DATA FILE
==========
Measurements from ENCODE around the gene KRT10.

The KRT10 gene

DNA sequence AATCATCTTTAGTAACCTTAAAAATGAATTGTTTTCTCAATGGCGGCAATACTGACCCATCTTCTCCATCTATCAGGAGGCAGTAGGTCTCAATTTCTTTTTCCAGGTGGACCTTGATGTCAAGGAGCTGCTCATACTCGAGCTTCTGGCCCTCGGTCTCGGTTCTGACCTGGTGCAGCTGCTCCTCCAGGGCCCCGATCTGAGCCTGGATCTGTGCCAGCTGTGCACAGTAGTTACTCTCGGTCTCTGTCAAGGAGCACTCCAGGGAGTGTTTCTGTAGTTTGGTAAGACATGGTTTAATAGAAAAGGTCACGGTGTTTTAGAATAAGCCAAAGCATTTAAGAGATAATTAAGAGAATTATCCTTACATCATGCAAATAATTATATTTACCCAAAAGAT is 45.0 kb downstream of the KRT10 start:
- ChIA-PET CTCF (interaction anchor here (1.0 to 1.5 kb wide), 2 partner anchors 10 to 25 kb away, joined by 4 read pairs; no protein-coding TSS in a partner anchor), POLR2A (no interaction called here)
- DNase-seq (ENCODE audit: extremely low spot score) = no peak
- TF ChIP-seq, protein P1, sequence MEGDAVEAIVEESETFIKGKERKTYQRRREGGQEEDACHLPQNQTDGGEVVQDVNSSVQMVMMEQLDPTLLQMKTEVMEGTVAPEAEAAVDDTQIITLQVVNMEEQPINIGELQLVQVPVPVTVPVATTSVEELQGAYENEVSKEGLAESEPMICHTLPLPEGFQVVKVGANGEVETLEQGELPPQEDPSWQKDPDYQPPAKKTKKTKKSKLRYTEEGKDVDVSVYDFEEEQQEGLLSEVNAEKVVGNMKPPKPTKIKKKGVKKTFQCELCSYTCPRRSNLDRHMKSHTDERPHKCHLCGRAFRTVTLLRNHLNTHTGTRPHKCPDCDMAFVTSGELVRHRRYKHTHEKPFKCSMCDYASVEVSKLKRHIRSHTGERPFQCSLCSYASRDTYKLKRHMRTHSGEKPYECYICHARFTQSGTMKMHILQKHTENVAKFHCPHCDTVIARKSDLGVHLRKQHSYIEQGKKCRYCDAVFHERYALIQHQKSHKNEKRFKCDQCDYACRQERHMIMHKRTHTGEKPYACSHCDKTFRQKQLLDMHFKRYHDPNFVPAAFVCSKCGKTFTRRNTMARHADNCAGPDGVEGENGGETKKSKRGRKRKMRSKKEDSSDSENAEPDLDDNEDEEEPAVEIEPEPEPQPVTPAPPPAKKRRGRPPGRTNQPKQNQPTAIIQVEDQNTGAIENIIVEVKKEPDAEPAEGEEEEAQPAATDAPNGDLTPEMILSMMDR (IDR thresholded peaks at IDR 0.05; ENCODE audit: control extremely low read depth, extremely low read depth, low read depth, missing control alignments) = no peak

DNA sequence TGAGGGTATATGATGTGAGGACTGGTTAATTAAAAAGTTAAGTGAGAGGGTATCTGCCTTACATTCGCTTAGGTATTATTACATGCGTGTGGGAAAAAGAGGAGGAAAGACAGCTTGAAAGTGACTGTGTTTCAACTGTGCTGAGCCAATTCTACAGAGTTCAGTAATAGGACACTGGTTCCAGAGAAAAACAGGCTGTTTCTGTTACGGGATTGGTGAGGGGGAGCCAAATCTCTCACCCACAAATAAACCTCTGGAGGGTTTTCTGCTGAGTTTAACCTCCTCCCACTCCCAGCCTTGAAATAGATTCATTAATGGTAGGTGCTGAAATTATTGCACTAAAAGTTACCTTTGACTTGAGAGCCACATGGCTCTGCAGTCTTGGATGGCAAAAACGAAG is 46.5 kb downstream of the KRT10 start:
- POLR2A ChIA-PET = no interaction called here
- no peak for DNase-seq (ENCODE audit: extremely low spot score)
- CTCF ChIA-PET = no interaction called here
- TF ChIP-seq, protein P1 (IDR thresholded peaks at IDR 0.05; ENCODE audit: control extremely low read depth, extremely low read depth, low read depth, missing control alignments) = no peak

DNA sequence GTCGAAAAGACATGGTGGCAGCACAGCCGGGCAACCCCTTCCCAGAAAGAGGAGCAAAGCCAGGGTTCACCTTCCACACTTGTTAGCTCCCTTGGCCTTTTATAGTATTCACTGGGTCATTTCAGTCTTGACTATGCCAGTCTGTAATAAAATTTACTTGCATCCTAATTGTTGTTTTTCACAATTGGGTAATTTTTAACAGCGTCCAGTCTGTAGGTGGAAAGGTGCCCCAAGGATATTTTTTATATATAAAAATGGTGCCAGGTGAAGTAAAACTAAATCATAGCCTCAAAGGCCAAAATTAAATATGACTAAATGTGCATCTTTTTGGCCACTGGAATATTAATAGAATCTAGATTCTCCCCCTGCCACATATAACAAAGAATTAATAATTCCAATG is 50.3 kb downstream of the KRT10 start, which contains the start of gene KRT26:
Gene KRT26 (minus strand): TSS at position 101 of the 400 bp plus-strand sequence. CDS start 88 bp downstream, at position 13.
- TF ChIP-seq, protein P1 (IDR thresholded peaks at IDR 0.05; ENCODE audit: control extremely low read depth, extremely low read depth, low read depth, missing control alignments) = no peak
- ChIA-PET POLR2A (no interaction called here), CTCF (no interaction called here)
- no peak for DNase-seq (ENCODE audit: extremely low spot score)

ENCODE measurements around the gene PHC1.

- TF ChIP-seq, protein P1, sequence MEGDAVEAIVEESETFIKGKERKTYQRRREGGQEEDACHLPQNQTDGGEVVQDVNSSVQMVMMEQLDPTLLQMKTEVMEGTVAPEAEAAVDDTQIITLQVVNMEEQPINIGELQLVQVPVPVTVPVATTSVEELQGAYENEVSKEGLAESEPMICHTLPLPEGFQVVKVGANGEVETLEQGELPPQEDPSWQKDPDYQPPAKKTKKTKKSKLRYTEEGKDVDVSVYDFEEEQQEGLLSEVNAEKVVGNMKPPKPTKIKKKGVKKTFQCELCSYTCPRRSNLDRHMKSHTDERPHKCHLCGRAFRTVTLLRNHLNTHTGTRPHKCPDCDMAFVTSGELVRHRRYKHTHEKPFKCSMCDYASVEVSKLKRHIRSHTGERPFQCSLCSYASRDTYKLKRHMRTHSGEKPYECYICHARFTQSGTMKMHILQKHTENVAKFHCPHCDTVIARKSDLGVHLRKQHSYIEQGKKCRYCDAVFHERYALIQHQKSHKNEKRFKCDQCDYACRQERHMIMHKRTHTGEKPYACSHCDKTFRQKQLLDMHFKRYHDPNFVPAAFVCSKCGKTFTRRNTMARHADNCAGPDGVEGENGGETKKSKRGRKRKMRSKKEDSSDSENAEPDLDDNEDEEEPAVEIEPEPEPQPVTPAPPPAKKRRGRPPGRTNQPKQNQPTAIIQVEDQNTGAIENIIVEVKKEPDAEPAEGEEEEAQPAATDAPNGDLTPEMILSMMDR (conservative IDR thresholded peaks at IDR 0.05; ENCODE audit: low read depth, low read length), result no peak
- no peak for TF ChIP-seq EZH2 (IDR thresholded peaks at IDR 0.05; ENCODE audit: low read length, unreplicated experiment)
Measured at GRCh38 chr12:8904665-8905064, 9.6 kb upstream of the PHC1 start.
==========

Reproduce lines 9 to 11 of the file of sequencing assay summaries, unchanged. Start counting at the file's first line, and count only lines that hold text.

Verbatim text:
- no peak for DNase-seq (ENCODE audit: extremely low spot score)
- CTCF ChIA-PET = no interaction called here
- TF ChIP-seq, protein P1 (IDR thresholded peaks at IDR 0.05; ENCODE audit: control extremely low read depth, extremely low read depth, low read depth, missing control alignments) = no peak